Introduction to Solomon Islands Truth and Reconciliation Commission
In the period 1998 – 2003 the South Pacific nation of Solomon Islands experienced a period of social unrest related to issues that included land ownership and economic displacement (known as ‘the Tensions’). During this time, many human rights abuses took place including killings, abductions, torture, sexual violence and forced displacements, as well as destruction of and damage to personal and public property.
In 2007, a newly elected Solomon Islands government made national reconciliation a key priority, and established a Truth and Reconciliation Commission (TRC) to shed light on past wrongdoings with the goal of promoting national unity and reconciliation. The Solomon Islands TRC was established through the Truth and Reconciliation Commission Act 2008 (TRC Act), which was passed in the national Parliament in August 2008.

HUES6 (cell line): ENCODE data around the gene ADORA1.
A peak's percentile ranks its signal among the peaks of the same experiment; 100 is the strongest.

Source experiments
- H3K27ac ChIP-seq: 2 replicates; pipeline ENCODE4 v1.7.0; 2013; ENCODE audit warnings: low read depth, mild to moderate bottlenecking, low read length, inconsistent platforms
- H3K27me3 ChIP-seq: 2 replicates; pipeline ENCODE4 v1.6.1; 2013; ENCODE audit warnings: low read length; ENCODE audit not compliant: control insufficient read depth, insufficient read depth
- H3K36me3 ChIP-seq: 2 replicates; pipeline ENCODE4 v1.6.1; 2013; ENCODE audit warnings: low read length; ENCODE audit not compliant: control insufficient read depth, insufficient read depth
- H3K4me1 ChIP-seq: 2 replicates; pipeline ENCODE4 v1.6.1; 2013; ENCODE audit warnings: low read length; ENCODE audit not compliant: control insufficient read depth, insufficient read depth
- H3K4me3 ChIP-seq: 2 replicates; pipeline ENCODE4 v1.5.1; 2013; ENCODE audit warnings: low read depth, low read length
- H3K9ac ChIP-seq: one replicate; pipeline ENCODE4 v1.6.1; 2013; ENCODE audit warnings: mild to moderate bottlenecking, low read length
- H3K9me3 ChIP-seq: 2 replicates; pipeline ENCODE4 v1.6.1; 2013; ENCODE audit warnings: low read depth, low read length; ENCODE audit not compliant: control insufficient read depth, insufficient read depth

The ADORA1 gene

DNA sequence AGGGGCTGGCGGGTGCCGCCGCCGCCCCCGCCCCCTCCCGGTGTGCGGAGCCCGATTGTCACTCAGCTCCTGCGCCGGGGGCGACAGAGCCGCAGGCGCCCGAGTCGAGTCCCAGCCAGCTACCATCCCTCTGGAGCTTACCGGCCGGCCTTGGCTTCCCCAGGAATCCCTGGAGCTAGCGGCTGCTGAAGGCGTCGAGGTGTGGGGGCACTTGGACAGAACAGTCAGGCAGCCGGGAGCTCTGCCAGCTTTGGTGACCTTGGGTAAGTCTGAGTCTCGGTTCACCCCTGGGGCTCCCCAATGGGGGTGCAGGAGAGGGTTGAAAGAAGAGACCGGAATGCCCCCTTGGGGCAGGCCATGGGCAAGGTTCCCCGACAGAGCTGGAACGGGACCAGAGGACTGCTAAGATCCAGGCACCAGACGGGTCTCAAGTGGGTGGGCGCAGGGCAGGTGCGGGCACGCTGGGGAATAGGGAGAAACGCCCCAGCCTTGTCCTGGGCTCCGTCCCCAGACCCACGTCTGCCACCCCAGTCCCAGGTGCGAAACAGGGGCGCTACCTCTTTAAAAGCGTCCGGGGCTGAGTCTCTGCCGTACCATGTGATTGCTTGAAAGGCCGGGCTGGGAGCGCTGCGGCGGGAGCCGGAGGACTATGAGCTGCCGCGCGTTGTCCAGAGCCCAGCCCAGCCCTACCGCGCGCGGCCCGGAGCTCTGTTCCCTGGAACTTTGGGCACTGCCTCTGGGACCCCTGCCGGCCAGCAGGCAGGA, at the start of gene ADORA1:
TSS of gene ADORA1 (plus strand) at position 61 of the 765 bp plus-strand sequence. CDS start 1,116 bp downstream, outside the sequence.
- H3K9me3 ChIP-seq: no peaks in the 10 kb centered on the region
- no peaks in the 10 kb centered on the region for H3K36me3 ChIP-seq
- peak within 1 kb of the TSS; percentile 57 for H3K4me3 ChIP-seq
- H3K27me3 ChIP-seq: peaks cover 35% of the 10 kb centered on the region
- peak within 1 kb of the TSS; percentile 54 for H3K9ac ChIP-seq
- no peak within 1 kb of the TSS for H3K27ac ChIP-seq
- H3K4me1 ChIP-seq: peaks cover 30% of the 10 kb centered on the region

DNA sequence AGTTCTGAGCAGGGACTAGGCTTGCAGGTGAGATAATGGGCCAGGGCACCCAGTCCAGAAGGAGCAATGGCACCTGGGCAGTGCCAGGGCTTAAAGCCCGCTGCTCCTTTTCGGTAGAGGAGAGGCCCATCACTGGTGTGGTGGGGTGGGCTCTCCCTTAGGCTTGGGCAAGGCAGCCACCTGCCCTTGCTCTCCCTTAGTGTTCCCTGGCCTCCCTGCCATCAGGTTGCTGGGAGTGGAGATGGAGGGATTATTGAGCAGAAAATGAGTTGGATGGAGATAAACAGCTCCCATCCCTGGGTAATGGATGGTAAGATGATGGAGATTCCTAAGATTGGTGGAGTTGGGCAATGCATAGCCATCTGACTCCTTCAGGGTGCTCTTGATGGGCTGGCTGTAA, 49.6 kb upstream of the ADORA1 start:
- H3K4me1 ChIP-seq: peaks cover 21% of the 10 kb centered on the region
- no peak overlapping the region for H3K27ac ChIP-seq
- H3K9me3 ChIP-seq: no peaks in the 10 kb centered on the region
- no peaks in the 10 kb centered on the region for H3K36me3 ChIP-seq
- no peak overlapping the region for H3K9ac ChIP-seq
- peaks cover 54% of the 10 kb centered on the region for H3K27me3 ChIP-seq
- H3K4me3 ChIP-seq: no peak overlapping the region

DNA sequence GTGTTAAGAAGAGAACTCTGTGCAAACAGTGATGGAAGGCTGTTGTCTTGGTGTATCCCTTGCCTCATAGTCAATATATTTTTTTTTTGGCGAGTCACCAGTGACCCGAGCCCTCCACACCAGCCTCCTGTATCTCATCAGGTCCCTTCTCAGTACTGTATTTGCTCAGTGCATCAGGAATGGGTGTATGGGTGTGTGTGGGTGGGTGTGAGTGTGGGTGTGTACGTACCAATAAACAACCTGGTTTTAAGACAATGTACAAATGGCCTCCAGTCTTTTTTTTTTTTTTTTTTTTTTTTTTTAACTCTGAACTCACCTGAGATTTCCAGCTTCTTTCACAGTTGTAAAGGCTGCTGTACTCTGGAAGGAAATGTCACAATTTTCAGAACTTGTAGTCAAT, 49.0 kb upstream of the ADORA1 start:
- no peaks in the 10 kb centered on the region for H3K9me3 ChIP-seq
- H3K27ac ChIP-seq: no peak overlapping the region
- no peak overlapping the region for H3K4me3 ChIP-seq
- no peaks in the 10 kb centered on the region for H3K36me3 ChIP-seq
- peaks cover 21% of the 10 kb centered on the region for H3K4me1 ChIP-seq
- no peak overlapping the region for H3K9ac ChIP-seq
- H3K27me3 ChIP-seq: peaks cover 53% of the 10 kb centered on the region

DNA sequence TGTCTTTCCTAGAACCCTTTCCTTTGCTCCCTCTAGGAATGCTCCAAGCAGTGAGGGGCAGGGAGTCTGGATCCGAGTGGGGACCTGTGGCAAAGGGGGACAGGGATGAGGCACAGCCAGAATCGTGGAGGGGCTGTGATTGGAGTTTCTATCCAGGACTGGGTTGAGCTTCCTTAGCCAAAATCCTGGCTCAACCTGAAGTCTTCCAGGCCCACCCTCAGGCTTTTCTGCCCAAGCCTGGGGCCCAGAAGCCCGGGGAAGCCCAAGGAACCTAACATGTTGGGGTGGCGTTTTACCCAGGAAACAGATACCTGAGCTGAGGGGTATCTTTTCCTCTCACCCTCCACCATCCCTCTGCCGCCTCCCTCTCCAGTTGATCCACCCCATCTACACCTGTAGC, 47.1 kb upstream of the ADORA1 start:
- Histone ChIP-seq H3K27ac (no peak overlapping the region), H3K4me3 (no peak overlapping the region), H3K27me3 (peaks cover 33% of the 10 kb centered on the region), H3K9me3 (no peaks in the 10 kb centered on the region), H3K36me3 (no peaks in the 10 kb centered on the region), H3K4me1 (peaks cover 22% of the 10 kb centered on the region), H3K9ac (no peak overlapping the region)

The TRC is an independent statutory body mandated to examine the causes and impacts of ‘the Tensions’. In doing this, the TRC will record statements from victims and perpetrators, and conduct investigations to examine the causes of the violence and the issue of responsibility. The TRC will hold public hearings to give victims the opportunity to tell their stories and have their experiences during the Tensions acknowledged. The mandate of the TRC involves looking at the impact the Tensions had on individuals, communities, and the nation as a whole, as well as examining how the violence affected health, education, legal and other sectors. The TRC’s work, which is expected to last for two years, will culminate in a final report where findings will be presented to the government of Solomon Islands. The report will include recommendations about ongoing measures to address the legacy of violence from ‘the Tensions’ and long-term reconciliation.